Millican practiced in Kineton Warwickshire, and at 58 Welbeck Street, and in America,
Edmund Becket Lord Grimthorpe was an enthusiastic and ardent devotee of homeopathy, and he wrote to The Times in 1888 to protest against the prejudice of the allopathic physicians in dismissing Kenneth Millican, which resulted in a month long battle of words in The Times, and the whole affair was written up in John Henry Clarke’s Odium medicum and homeopathy, (John Henry Clarke, Odium medicum and homoeopathy: “The Times” correspondence, reprinted by permission of the proprietors of “The Times.”, (Homeopathic Pub. Co., 1888)).
From http://www.homeoint.org/morrell/londonhh/dailpres.htm ‘… In the 40 years ending 1890 during which homeopathy had been practised in England, the columns of the daily Press had but rarely been opened to discussions upon it.
This prolonged silence with regard to a matter that was so intimately connected with the vital interests of the whole community, was broken by The Times in 1881, at the period when Benjamin Disraeli (who was a patient of homeopath Joseph Kidd) lay dangerously, ill; and again in December, 1887, on account of the high handed action of the committee of a newly established institute called the Queen’s Jubilee Hospital against Kenneth Millican, who had been duly elected its surgeon for throat diseases.
The only grievance the committee of the Jubilee Hospital had against Kenneth Millican was that he belonged to an institution where liberty of opinion on therapeutics was accorded to the medical officers.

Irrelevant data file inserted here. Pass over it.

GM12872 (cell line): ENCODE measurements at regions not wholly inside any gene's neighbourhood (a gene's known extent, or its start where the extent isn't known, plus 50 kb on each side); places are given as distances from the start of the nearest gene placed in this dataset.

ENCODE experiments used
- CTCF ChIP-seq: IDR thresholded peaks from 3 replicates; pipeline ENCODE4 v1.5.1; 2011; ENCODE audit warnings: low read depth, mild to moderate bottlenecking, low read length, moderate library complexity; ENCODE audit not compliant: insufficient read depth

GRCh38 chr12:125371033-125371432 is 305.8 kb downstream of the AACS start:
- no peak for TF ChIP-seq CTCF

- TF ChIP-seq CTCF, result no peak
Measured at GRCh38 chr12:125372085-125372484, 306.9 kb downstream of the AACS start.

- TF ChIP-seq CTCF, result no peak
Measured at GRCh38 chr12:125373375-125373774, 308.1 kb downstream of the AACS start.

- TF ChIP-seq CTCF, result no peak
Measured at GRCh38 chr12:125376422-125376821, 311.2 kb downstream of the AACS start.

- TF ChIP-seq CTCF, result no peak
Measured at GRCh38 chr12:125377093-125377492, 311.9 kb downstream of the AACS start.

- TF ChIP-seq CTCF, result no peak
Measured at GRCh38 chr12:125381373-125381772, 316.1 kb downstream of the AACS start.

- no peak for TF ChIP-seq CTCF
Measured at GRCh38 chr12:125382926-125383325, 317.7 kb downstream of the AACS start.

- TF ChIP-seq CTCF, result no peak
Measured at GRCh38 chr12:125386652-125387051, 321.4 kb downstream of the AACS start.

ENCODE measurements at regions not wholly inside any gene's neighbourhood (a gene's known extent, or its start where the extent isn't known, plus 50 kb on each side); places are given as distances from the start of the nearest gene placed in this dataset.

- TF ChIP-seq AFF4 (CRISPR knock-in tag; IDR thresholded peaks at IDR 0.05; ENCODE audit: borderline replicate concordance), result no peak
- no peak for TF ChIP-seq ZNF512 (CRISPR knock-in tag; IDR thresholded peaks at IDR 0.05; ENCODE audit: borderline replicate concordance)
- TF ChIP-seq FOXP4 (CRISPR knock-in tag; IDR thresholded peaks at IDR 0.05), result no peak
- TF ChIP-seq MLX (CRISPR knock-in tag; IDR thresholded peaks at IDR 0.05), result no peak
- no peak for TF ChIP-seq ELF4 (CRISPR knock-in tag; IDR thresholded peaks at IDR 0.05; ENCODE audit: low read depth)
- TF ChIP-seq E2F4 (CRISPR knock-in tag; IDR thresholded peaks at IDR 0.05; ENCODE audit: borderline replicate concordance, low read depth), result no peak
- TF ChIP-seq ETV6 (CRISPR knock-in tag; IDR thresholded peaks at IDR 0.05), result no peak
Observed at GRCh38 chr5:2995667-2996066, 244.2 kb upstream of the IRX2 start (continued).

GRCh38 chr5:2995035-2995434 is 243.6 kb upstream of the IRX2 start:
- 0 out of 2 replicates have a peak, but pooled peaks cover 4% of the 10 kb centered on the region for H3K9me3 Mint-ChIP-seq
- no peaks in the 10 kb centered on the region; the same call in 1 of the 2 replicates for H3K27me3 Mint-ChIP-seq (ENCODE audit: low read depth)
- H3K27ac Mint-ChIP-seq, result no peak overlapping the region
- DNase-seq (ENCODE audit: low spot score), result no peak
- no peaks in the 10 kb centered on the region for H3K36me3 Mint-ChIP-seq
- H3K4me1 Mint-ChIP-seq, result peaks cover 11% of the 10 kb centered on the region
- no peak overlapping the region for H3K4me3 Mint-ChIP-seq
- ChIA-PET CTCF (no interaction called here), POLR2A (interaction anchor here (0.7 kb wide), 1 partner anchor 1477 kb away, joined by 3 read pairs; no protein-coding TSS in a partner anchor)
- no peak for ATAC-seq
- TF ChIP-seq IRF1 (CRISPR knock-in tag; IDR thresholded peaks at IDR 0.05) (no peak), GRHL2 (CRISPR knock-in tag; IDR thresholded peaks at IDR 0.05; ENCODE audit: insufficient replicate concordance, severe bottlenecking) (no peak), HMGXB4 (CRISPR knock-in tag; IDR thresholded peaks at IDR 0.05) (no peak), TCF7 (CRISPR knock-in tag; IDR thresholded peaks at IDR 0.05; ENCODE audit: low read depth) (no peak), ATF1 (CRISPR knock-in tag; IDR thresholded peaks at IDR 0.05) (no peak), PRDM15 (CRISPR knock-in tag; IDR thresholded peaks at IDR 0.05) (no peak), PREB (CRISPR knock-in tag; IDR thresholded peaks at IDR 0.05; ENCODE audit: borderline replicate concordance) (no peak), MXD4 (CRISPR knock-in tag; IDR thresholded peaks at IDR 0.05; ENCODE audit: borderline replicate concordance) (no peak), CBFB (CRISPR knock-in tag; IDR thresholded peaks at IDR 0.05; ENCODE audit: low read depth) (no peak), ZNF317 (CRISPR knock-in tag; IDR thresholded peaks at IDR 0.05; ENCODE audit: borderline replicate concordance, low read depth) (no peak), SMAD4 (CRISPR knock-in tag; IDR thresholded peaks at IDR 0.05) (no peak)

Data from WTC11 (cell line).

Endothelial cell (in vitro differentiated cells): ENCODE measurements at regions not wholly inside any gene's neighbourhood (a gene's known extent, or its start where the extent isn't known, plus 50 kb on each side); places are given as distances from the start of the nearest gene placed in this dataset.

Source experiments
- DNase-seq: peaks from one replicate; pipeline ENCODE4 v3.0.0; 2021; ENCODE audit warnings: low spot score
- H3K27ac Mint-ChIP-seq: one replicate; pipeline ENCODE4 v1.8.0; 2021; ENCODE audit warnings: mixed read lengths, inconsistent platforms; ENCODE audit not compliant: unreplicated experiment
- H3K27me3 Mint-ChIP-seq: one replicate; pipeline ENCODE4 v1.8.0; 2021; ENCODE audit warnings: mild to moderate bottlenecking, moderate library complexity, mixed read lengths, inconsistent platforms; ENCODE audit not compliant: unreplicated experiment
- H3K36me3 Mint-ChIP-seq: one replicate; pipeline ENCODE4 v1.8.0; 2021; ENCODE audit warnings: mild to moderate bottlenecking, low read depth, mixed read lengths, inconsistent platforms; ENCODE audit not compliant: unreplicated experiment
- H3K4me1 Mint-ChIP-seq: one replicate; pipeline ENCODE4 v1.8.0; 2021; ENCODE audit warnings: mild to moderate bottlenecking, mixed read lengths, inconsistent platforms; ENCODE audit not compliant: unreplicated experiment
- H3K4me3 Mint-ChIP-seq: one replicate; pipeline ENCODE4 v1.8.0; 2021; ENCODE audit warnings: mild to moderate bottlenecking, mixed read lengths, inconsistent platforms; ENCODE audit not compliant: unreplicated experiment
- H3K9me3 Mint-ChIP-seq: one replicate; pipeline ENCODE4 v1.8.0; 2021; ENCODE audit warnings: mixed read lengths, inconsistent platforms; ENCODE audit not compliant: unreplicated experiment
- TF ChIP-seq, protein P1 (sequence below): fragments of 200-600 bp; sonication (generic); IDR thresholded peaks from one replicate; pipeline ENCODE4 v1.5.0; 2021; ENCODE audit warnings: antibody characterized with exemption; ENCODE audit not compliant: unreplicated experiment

The committee of the Jubilee Hospital could not find any fault with the practice of Kenneth Millican, but they, nevertheless expelled him and appointed another in his place. Kenneth Millican brought all action against the committee for wrongful dismissal and got judgment in his favour, which judgment, however, was reversed on appeal.
Lord Grimthorpe in a letter to The Times called attention to the bigotry of the committee of the Jubilee Hospital in dismissing an able and competent member of their medical staff for no other cause than his acceptance of a post in another institution where liberty of opinion and practice was allowed to its medical officers.
This conduct he characterised as a flagrant instance of the Odium medicum. A considerable number of representatives of allopathy replied to the letter, protesting that Lord Grimthorpe was altogether wrong in attributing to their side and Odium medicum, and unconsciously proving his accusation up to the hilt by the very strong language they used against homeopathy and its adherents.
After the controversy had gone on for ten days the editor of The Times joined in the fray with a leading article in favour of homeopathy.
This elicited an outburst of still more violent denunciations of homeopathy.